Time Warp: September 6, 1985 (John McEnroe)

Posted by Ken Davidson on Sep 6th, 2010

On this day in 1985, the New York Supreme Court held that John McEnroe was not liable for threatening, and then taking a swing towards, a fan at the U.S. Open. In Schneider v. McEnroe, the court considered whether McEnroe was liable for intentional infliction of emotional distress, assault, and battery. During a match at the U.S. Open, a fan repeatedly cheered for McEnroe’s opponent. McEnroe confronted the fan throughout the match, asking him if he had anything better to do than cheer McEnroe’s opponent, if he was going to cheer McEnroe’s opponent all day, etc. After the fan answered that he was going to continue to cheer for McEnroe’s opponent and that he didn’t have anything better to do, McEnroe called the fan “a fuckin’ asshole.” After the fan continued to cheer against McEnroe, McEnroe shouted, “You are sick, you are sick, you are ill, you are ill. I want to fight you, fight me now, meet me later. I am going to get you.” Shortly after this tirade, McEnroe made a motion with his arm towards the fan, described by the court as “sw[inging] his left arm in an upward movement in what might be described as a left-handed bowler’s follow-through or 1/2 of a two-handed obscene gesture.” As a result of the gesture, some rosin was released from McEnroe’s hand; a speck landed in the plaintiff’s eye. The court found McEnroe’s behavior to be childlike, ill-mannered, and unimaginative, but not actionable.

Intentional infliction of emotional distress requires that conduct be “so outrageous in character, and so extreme in degree, as to go beyond all possible bounds of decency and to be regarded as atrocious and utterly intolerable in a civilized community.” The court said that McEnroe’s behavior was “shabby,” but his conduct did not rise to the level required to satisfy intentional infliction of emotional distress.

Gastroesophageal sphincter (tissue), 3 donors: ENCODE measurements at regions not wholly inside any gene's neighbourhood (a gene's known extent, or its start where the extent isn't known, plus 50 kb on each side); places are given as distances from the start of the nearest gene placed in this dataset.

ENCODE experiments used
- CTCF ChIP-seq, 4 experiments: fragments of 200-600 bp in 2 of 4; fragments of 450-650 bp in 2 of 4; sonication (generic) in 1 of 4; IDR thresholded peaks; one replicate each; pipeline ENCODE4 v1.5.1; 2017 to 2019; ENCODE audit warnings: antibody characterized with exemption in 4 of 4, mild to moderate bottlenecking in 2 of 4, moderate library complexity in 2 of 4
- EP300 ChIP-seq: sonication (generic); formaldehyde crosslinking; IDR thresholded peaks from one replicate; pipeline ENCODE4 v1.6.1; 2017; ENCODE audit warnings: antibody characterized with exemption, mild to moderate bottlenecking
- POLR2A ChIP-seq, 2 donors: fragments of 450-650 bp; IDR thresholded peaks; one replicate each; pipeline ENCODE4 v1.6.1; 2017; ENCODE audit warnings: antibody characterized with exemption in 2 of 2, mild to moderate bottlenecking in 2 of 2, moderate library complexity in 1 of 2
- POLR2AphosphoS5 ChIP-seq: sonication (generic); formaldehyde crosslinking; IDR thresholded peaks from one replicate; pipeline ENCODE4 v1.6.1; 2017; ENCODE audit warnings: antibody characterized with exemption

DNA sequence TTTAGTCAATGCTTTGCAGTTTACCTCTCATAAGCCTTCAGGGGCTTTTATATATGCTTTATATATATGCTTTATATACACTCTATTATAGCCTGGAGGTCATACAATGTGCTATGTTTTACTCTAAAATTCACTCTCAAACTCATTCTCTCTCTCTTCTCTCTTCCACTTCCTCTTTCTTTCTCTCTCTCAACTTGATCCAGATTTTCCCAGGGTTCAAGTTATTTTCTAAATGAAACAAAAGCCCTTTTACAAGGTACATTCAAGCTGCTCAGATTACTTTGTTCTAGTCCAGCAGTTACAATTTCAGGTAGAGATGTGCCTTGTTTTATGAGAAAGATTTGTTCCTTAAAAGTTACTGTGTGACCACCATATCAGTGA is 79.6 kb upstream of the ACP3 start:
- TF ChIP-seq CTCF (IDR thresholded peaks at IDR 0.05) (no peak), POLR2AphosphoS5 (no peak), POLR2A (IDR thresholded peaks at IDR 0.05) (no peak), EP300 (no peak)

Assault requires that the defendant be placed “in apprehension of imminent harmful or offensive contact.” Mere threats or words are not enough. The court said that there was no indication that the plaintiff had any doubts about his safety during these incidents. Therefore, McEnroe could not be held liable for assault.

Battery requires intentional contact that is harmful or offensive to the plaintiff. “Harmful” is defined as “conduct which causes pain or illness.” “Offensive” is defined as that which “offends a reasonable sense of personal dignity.” The court found that the intentional contact element was satisfied because a speck of rosin got into the plaintiff’s eye. However, the court said that the contact was neither harmful nor offensive. The contact was not harmful because the plaintiff suffered no injury to his eye other than minimal discomfort. The contact was not offensive because a speck of rosin in the eye does not offend a reasonable sense of personal dignity. Therefore, an action for battery could not be sustained, and the $6 million suit was dismissed.

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